I. INTRODUCTION Character Recognition is the process of translating images of handwritten, typewritten, or printed text into a format understood by machines for the purpose of editing, indexing/searching, and a reduction in storage size [1]. Character Recognition is a field of research in pattern recognition, artificial intelligence and machine vision. A CR system enables you to take a book or a magazine article, feed it directly into an electronic computer file, and then edit the file using a word processor. All CR systems include an optical scanner for reading text, and sophisticated software for analyzing images. Most CR systems use a combination of hardware (specialized circuit boards) and software to recognize characters, although some inexpensive systems do it entirely through software. Advanced roman CR systems can read text in large variety of fonts, but they still have difficulty with handwritten text. Character recognition is mainly of two types online and offline. In online character recognition, data is captured during the writing process with the help of a special pen on electronic surface. In offline recognition, prewritten data generally written on a sheet of paper is scanned. 1) Offline Character Recognition: Generally all printed or type-written characters are classified in offline mode. Off-line handwritten character recognition refers to the process of recognizing characters in a document that have been scanned from a surface such as a sheet of paper and are stored digitally in gray scale format. The storage of scanned documents have to be bulky in size and many processing applications as searching for a content, editing, maintenance are either hard or impossible. Such documents require human beings to process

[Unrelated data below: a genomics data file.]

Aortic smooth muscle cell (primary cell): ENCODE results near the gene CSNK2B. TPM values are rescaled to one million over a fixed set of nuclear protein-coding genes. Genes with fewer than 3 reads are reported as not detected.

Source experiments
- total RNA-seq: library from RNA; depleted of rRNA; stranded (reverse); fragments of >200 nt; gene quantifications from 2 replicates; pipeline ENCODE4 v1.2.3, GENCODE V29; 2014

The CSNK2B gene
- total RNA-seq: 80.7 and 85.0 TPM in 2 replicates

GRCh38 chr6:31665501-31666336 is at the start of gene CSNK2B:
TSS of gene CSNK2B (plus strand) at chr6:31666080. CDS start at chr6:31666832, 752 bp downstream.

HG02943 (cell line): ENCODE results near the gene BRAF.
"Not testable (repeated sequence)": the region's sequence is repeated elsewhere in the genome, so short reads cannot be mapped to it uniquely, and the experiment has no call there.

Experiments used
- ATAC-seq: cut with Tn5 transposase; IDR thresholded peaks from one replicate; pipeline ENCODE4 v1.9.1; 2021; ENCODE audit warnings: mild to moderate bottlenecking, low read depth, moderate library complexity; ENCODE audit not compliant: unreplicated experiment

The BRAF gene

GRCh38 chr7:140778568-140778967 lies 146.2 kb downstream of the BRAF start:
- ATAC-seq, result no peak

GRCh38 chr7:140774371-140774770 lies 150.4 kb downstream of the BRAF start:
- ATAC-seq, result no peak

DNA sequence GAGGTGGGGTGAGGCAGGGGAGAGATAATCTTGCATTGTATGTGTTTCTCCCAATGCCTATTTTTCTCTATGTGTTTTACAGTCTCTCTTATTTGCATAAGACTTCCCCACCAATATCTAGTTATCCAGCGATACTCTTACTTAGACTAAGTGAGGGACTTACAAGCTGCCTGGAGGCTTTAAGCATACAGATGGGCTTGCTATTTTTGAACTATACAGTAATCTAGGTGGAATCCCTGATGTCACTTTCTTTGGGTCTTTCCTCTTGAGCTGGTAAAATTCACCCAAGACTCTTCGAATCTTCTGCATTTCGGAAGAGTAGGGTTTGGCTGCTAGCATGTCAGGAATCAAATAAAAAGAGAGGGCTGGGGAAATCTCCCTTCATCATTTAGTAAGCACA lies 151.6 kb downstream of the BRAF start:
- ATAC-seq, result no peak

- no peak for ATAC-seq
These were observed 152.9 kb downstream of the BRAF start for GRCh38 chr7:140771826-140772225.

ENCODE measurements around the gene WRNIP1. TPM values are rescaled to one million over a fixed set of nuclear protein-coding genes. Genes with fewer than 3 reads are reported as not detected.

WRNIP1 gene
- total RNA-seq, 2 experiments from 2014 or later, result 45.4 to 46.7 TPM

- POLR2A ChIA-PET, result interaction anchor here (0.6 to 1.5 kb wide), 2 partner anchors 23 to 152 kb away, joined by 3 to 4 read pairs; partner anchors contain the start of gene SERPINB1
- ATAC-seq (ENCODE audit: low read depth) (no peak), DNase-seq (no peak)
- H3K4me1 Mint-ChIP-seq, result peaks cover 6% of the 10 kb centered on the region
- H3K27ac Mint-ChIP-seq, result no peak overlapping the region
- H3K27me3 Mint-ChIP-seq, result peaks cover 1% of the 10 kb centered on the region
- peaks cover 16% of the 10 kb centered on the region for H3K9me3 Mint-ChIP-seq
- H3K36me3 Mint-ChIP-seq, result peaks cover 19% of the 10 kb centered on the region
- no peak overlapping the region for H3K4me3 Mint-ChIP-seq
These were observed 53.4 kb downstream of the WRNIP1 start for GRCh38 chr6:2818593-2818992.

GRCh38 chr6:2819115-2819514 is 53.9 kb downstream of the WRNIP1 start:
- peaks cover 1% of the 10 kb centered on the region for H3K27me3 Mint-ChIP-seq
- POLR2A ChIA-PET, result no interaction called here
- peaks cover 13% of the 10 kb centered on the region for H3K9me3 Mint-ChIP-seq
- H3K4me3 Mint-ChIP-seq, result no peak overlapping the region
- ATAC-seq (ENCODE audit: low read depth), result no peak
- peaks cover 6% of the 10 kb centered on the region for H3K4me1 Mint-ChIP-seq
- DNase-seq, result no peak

In this section we look at the history of CR [4, 5,7], its development, recognition methods, computer technologies, and the differences between humans and machines [2, 3, 6, 8, 9]. It is always fascinating to be able to find ways of enabling a computer to mimic human functions, like the ability to read, to write, to see things, and so on. CR research and development can be traced back to the early 1950s, when scientists tried to capture the images of characters and texts,

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International Journal of Computer Trends and Technology- volume4Issue3- 2013